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Latitude: 51.5121 / 51°30'43"N
Longitude: -0.1829 / 0°10'58"W
OS Eastings: 526188
OS Northings: 180808
OS Grid: TQ261808
Mapcode National: GBR 3D.33
Mapcode Global: VHGQY.S844
Entry Name: Corringham
Listing Date: 21 January 1998
Source: Historic England
Source ID: 1031567
English Heritage Legacy ID: 469030
Location: Westminster, London, W2
District: City of Westminster
London Borough Ward: Lancaster Gate
Traditional County: Middlesex
Lieutenancy Area (Ceremonial County): Greater London
Church of England Parish: St James Paddington
Church of England Diocese: London
TQ 2680 NW CRAVEN HILL GARDENS, W2
Thirty two-bedroom and eighteen one-bedroom flats, usually termed maisonettes because of their split-level plan. Designed 1960-1, built 1962-4 by Douglas Stephen and Partners, job architect Kenneth Frampton, for the Hector Property Company. R J Crocker and Associates, engineers. In-situ reinforced concrete box frame with some board marking, now mostly painted, just as the roughcast end walls were always intended to be. Flat roof. Eight storeys, with six flats per floor, over basement carpark and stores. One of the most interesting features of this block is its scissors' plan, derived from LCC research by David Gregory-Jones, Colin Jones, Ian Hampson and Margaret Dent (Mrs Stephen). The majority of the maisonettes have four half levels, with bathrooms placed under or over central access spine, from which stairs lead up and down to living rooms and kitchens (all facing west) and bedrooms (all facing east). All the flats thus enjoy a maximum of through light and ventilation within a compact plan. Alternate maisonettes in the upper five floors are thus reached from different levels, whilst those in the lower three floors are more repetitively laid out and have just a single bedroom. All have east-facing balconies inset within the line of the block.
On the exterior this complexity is only hinted at by the split-level escape stair on the southern elevation. Regular six-bay facade, with continuous bands of windows, these being of painted aluminium with some pivoted casement openings in timber subframe. Underwindow panels of metal-backed mirror glass, some renewed. Entrance at left down long ramp, given separate articulation, along with lift, stair, heating flue and waste disposal units set in a tower which is highly modelled to contrast with the simple pattern of the main block. Garden elevation enlivened by inset balconies, each with side panel given a marbled finish, and by the projection of the upper five floors.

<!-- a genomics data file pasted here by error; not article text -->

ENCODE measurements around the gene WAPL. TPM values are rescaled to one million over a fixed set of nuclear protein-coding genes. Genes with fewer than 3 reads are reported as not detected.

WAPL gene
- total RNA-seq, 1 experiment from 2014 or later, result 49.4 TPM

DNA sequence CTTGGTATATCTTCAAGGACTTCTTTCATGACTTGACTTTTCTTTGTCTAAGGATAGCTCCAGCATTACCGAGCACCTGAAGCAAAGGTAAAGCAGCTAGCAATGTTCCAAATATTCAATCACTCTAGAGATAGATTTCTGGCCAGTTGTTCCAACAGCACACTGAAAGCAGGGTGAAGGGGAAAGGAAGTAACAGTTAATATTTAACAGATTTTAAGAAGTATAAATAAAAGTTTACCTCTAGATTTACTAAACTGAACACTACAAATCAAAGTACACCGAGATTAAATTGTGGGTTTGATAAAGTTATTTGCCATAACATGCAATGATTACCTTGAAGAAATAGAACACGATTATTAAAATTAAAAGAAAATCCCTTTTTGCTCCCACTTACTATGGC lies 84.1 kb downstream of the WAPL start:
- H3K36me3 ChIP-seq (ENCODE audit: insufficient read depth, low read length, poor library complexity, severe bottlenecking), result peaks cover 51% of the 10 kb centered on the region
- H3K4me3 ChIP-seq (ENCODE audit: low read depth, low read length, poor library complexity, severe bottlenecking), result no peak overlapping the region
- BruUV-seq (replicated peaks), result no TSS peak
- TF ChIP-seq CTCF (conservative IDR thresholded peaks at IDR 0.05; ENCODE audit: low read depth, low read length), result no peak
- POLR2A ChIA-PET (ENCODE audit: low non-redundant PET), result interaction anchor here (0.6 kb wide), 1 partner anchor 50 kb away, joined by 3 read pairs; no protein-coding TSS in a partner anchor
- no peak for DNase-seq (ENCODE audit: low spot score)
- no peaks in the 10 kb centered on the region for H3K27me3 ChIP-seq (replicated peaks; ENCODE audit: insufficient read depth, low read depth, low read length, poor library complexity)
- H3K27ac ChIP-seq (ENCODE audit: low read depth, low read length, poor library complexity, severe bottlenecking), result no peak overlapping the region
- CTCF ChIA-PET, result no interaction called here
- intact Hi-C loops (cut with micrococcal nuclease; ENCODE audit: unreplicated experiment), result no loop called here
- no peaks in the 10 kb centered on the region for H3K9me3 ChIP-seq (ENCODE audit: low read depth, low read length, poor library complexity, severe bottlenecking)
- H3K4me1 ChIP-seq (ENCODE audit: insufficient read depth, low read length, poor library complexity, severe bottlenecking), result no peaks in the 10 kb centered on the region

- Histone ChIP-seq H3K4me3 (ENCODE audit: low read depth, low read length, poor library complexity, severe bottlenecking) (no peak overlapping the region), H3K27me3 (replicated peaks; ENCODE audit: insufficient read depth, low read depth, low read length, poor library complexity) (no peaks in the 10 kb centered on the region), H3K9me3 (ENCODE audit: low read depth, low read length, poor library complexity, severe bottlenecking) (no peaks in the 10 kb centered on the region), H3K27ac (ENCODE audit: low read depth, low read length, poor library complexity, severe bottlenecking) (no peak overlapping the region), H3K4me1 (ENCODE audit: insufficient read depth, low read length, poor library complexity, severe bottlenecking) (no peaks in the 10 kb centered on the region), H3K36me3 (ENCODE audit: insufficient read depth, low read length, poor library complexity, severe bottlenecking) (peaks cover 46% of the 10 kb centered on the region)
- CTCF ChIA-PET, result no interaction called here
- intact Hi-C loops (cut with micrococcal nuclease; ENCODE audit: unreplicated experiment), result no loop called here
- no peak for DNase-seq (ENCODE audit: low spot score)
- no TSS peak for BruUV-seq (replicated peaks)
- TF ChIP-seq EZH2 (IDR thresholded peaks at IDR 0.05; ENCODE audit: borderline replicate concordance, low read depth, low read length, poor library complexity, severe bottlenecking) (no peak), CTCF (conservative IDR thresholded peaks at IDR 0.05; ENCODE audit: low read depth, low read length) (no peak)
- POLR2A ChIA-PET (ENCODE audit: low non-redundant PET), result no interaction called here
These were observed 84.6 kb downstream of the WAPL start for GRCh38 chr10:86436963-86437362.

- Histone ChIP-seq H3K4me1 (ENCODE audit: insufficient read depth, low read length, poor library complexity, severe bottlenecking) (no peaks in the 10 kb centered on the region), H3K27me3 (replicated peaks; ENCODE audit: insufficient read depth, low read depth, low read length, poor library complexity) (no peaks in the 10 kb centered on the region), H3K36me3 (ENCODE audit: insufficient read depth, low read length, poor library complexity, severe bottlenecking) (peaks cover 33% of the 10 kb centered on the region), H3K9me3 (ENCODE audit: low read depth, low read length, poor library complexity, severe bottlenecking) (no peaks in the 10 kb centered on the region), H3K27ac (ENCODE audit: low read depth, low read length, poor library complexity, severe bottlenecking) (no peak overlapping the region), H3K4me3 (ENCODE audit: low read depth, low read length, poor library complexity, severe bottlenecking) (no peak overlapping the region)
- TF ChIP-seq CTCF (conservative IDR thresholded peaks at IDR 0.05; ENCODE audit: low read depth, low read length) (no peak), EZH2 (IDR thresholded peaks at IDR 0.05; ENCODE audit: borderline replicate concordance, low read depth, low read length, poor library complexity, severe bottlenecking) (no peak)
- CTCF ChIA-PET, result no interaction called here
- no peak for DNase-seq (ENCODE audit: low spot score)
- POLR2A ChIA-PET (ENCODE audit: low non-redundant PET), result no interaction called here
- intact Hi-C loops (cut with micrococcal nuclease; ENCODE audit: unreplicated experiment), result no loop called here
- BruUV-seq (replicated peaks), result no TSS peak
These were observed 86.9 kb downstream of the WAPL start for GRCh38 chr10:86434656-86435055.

Interior. Entrance hall with original tilework to walls. Dog-leg stair with continuous welded steel balustrade. Maisonettes not inspected, but noted to have originally contained fitted cupboards and wardrobes. Because the kitchen was placed in a galley to the rear of the living area, the block was given a sophisticated extract system.
Corringham was one of the most elaborately planned private blocks of its day, and is perhaps unique in employing the scissors section. The idea seems first to has been worked upon by the LCC in about 1955-6 by a team in the Housing Branch of its Architect's Department working under David Gregory-Jones and first tried out in the LCC's Tidey Street scheme, Poplar. It was used for some blocks in the Pepys Estate, Deptford, but was not widely adopted. It was published in the Architect's Journal for 28 February 1962, well after Corringham had been designed. The plan is sophisticated in offering an ideal east-west aspect to every unit, with a maximum of through light and ventilation, whilst reducing the number of corridors required. Corringham is thus a rare example of its adoption, and architecturally the most articulate. No other private flats were so ambitious in their planning.
Douglas Stephen and Partners were one of the most go-ahead young practices designing flats in London in the early 1960s, and attracted young architects of considerable talent. Corringham is the only substantial work of Kenneth Frampton (b. 1930), who settled in the United States in 1966 and who has since gained a considerable reputation as a scholar, critic and writer on modern architecture, but who has designed only one major housing scheme there. The work of Douglas Stephen and Partners is usually said to be indebted to Italian rationalism, a profound influence on Stephen himself and on Panos Kowlermos and Peter Stonebridge, designers of other important buildings produced by the firm in the early 1960s. Here, however, Frampton acknowledges a strong debt to Lyons Israel Ellis, and to James Stirling, especially in the massing of the service tower and entrance. He also admits the influcence of Atelier 5 in Switzerland and to the Neue Sachlichkeit architects in Germany. Frampton's involvement is particularly noteworthy in what is perhaps the firm's most coherent design of the period and certainly their most interesting.
Letter from Kenneth Frampton to Andrew Saint. 12 August 1991, English Heritage Historian's file WM660
Architectural Review January 1963, pp38-9
Architectural Design September 1964, pp.442-48
Douglas Stephen, Kenneth Frampton and Michael Caraptian Britiish Buildings1960-4 1965
Robert Maxwell, "Last of the Great Purists", RIBA Journal, November 1980,pp.38-9
Listing NGR: TQ2618880808
This text is from the original listing, and may not necessarily reflect the current setting of the building.
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